Do Political Institutions protect the poor? Intra Countries Health Inequalities and Air Pollution in Developing Countries
This paper examines the link between health inequalities, air pollution and political institutions. In health economics literature, many studies have assessed the association between environmental degradation and health outcomes. This paper extends this literature by investigating how air pollution could explain health inequalities both between and within developing countries, and the role of political institutions in this relationship. Theoretically, we argue that differential in exposition to air pollution among income classes, prevention ability against health effect of environment degradation, capacity to respond to disease caused by pollutants and susceptibility of some groups to air pollution effect are sufficient to expect a positive link between air pollution and income related health inequality. Furthermore, in democratic countries, this heterogeneity in the health effect of pollution may be mitigated since good institutions favour universal health policy issues, information and advices about hygiene and health practices, and health infrastructures building. Our econometric results show that sulphur dioxide emission (SO2) and particulate matter (PM10) are in part responsible for the large disparities in infant and child mortalities between and within developing countries. In addition, we found that democratic institutions play the role of social protection by mitigating this effect for the poorest income classes and reducing the health inequality it provokes.
|Date of creation:||11 Apr 2011|
|Note:||View the original document on HAL open archive server: https://halshs.archives-ouvertes.fr/halshs-00584997|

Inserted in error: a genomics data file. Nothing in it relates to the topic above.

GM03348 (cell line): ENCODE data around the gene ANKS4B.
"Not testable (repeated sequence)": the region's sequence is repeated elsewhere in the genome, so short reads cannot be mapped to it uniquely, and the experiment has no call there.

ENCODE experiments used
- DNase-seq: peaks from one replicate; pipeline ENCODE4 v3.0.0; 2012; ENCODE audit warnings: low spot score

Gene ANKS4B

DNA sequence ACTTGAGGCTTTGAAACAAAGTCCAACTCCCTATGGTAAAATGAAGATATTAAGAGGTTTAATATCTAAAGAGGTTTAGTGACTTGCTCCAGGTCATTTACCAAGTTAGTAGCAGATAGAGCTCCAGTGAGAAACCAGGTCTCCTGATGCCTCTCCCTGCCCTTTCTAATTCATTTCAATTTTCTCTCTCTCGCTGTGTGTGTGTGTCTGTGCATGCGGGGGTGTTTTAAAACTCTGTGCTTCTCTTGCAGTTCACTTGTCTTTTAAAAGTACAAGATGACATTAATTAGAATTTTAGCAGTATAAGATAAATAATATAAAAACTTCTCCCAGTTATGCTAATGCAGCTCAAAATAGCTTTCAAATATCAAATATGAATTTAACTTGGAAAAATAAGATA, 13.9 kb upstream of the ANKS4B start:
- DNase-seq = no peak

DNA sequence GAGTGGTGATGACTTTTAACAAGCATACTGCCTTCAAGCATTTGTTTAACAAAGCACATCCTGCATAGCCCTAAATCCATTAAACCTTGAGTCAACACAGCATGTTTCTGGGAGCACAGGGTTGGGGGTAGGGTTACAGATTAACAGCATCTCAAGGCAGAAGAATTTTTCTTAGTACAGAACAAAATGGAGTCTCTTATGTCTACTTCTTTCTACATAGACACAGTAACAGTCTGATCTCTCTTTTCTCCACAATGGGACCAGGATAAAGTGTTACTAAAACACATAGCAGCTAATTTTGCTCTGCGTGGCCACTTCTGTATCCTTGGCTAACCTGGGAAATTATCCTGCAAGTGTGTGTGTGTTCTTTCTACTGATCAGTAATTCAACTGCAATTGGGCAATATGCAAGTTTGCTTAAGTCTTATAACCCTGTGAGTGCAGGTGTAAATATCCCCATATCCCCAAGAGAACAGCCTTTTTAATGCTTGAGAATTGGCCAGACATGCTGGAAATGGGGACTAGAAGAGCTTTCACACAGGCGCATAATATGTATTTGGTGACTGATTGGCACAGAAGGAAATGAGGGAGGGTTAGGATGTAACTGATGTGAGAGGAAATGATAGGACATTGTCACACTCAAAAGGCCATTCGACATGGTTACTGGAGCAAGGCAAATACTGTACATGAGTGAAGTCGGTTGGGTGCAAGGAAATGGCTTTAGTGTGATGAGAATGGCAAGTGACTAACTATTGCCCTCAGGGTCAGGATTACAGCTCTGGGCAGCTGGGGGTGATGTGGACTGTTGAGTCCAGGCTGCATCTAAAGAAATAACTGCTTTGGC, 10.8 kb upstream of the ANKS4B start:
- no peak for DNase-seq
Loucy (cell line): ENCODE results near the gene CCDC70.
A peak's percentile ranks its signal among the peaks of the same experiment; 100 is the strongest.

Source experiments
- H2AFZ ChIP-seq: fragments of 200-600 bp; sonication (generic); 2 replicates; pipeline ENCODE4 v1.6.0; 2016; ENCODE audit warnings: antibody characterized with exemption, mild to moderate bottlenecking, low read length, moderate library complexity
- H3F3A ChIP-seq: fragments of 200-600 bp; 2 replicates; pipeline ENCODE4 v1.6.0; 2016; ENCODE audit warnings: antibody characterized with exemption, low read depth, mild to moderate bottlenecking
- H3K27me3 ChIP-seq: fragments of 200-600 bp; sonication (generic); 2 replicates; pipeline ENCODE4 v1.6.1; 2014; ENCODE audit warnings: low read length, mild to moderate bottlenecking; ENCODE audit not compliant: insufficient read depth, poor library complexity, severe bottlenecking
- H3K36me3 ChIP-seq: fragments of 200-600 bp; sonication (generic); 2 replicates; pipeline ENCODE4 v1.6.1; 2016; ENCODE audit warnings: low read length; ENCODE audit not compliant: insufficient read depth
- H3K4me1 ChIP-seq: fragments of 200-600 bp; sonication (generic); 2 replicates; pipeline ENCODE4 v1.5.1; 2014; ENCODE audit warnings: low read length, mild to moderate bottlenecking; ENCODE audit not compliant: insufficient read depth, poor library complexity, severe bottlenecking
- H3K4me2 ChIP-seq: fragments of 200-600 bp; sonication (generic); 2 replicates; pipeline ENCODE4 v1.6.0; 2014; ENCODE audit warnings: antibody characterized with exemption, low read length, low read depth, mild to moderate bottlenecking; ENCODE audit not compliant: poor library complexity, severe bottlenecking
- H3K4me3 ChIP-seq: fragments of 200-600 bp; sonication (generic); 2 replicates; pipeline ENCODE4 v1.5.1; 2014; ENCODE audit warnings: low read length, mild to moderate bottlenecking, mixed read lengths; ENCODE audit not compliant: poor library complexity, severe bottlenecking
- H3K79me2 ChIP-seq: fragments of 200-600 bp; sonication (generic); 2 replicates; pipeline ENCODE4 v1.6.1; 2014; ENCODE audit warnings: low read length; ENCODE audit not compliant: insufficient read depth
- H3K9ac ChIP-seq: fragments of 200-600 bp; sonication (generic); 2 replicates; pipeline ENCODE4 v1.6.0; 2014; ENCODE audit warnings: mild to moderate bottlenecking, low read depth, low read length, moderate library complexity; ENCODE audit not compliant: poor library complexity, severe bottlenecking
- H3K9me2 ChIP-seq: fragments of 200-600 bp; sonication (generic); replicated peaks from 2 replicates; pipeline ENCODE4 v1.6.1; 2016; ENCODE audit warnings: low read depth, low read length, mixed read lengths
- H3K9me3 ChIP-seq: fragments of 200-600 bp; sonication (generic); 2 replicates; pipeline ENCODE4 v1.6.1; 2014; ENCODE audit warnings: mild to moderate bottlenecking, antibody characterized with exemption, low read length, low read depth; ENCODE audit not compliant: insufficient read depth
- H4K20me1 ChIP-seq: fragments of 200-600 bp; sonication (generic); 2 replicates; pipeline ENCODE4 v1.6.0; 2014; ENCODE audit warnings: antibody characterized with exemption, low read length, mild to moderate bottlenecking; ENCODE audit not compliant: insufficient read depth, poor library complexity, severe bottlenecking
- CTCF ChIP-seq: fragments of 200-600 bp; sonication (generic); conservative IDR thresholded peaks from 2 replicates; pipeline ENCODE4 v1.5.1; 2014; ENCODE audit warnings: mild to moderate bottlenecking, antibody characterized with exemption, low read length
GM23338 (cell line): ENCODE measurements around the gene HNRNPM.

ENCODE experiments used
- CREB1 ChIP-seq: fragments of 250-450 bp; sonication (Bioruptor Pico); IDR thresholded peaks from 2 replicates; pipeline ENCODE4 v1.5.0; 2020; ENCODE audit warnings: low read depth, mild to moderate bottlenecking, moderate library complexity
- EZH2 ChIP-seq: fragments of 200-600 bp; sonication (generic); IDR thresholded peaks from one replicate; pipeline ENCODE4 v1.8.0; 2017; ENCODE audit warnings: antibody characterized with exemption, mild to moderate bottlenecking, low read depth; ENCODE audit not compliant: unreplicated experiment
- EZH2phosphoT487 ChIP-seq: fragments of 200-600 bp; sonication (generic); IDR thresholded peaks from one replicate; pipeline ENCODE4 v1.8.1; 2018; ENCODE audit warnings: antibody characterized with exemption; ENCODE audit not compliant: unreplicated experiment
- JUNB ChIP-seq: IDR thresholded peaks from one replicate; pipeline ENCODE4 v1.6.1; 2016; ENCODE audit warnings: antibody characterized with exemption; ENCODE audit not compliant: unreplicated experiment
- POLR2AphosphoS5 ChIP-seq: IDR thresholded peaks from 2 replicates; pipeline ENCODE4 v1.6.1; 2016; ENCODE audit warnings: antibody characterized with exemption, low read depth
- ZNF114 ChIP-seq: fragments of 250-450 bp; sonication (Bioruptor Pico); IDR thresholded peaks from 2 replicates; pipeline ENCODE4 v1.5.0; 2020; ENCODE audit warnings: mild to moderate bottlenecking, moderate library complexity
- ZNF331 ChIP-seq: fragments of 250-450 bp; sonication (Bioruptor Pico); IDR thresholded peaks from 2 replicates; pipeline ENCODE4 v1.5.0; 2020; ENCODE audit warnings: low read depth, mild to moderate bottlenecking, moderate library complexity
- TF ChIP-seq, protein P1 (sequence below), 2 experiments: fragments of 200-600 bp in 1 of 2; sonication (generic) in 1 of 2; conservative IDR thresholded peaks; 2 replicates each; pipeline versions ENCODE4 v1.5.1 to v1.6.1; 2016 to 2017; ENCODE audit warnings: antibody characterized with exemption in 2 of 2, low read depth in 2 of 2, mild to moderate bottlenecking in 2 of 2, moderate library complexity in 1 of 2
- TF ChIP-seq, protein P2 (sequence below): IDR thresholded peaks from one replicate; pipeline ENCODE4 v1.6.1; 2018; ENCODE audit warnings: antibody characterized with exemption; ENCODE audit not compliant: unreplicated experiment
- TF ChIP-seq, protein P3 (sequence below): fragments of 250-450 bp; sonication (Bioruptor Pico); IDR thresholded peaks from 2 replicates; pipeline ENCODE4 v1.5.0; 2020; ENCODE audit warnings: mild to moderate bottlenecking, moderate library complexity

|Contact details of provider:|| Web page: https://hal.archives-ouvertes.fr/|
Please report citation or reference errors to , or , if you are the registered author of the cited work, log in to your RePEc Author Service profile, click on "citations" and make appropriate adjustments.:
- Paul Schultz, T., 2002.
"Why Governments Should Invest More to Educate Girls,"
Elsevier, vol. 30(2), pages 207-225, February.
- T. Paul Schultz, 2001. "Why Governments Should Invest More to Educate Girls," Working Papers 836, Economic Growth Center, Yale University.
- Fang, Pengqian & Dong, Siping & Xiao, Jingjing & Liu, Chaojie & Feng, Xianwei & Wang, Yiping, 2010. "Regional inequality in health and its determinants: Evidence from China," Health Policy, Elsevier, vol. 94(1), pages 14-25, January.
- Alok Bhargava & Dean T. Jamison & Lawrence J. Lau & Christopher J. L. Murray, 2006. "Modeling the effects of health on economic growth," World Scientific Book Chapters,in: Econometrics, Statistics And Computational Approaches In Food And Health Sciences, chapter 20, pages 269-286 World Scientific Publishing Co. Pte. Ltd..
- Bhargava, Alok & Jamison, Dean T. & Lau, Lawrence J. & Murray, Christopher J. L., 2001. "Modeling the effects of health on economic growth," Journal of Health Economics, Elsevier, vol. 20(3), pages 423-440, May.